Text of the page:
Brogan is also very enlightening about that seemingly uneventful period in the late nineteenth century, when the Presidency was held by a succession of nonentities but which nevertheless saw the country transformed into a leading political and economic world power, and about the succeeding reformist “Progressive Era” of McKinley, Teddy Roosevelt and Woodrow Wilson. Although this is primarily a political rather than an economic history, he is always very good at explaining the economic factors underlying political and social developments.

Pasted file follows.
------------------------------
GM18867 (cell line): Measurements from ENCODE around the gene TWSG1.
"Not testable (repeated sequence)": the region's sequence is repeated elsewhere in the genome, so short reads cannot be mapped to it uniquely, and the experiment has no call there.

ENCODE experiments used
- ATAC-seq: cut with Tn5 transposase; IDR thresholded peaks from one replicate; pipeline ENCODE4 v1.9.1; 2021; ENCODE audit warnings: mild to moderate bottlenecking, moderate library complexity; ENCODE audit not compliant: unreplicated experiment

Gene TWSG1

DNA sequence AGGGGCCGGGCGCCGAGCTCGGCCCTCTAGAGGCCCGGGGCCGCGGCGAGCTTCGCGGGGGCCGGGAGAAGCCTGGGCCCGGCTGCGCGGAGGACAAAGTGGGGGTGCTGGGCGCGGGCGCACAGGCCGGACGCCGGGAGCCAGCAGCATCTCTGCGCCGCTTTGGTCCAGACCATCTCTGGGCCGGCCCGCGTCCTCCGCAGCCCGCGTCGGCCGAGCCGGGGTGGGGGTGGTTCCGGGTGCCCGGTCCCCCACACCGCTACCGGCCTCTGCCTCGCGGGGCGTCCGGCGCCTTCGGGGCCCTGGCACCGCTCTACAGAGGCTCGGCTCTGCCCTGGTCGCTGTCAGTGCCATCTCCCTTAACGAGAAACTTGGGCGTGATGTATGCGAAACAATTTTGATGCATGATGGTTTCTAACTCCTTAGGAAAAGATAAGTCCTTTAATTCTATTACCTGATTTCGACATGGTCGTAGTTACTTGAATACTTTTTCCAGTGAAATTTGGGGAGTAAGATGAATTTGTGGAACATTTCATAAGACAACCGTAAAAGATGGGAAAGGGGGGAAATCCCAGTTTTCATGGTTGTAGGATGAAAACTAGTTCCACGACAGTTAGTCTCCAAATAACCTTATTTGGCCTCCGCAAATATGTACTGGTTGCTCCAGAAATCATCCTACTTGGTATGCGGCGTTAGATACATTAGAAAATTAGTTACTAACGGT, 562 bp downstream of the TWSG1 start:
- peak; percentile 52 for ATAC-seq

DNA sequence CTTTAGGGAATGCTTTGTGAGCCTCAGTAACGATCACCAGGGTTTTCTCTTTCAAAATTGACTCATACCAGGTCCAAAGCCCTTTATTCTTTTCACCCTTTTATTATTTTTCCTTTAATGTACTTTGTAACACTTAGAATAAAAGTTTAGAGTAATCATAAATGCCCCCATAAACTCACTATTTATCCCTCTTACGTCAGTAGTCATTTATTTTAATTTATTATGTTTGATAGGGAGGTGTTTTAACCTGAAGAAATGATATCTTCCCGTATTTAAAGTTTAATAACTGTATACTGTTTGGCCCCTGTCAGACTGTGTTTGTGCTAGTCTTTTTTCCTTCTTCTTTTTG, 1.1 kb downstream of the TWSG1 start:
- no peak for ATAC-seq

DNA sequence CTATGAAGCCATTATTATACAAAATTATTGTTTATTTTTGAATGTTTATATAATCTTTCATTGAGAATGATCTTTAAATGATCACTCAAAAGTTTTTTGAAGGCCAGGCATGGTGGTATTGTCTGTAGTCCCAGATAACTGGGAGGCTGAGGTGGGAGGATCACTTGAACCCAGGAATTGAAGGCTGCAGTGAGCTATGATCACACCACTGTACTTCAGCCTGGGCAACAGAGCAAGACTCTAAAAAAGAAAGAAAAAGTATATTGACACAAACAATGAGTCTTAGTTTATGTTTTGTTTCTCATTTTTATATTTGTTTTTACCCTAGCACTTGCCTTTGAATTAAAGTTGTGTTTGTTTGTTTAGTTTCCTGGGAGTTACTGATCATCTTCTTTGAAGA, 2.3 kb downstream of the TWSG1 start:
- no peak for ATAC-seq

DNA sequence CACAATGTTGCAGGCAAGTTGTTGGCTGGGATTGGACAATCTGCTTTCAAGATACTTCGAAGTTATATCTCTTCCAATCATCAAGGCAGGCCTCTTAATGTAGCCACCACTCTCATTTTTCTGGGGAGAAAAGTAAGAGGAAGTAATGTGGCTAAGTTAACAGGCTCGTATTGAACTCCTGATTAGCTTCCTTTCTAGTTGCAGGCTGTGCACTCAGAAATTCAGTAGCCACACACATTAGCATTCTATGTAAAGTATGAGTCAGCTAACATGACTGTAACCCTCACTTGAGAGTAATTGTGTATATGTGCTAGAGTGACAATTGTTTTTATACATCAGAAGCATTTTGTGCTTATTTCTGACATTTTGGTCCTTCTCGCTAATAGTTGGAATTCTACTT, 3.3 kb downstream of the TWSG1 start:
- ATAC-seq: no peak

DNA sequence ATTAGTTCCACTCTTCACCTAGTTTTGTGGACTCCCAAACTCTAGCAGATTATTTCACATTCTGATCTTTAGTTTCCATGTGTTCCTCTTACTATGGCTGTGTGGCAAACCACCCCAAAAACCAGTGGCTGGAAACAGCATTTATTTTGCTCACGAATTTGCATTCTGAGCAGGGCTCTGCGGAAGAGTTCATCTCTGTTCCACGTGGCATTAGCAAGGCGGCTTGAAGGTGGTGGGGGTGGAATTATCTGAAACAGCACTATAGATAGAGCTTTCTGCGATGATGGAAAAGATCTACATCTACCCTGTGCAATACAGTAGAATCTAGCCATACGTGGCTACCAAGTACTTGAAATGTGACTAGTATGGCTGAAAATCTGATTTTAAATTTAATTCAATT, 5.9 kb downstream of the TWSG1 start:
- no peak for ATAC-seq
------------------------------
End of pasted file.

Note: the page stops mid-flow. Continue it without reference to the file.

The author has achieved the difficult feat of compressing the whole of American history, from the beginning of English settlement in the Americas up until the Presidency of Gerald Ford and the Bicentennial of 1976, into a single volume of less than 700 pages. (My edition also has a brief epilogue, taking the story into the 1980s, but this adds little to the original text). Perhaps Brogan’s most valuable service, although he is British himself, is his ability to enter into the American mind-set and to explain the American view of their country’s history to British readers like myself.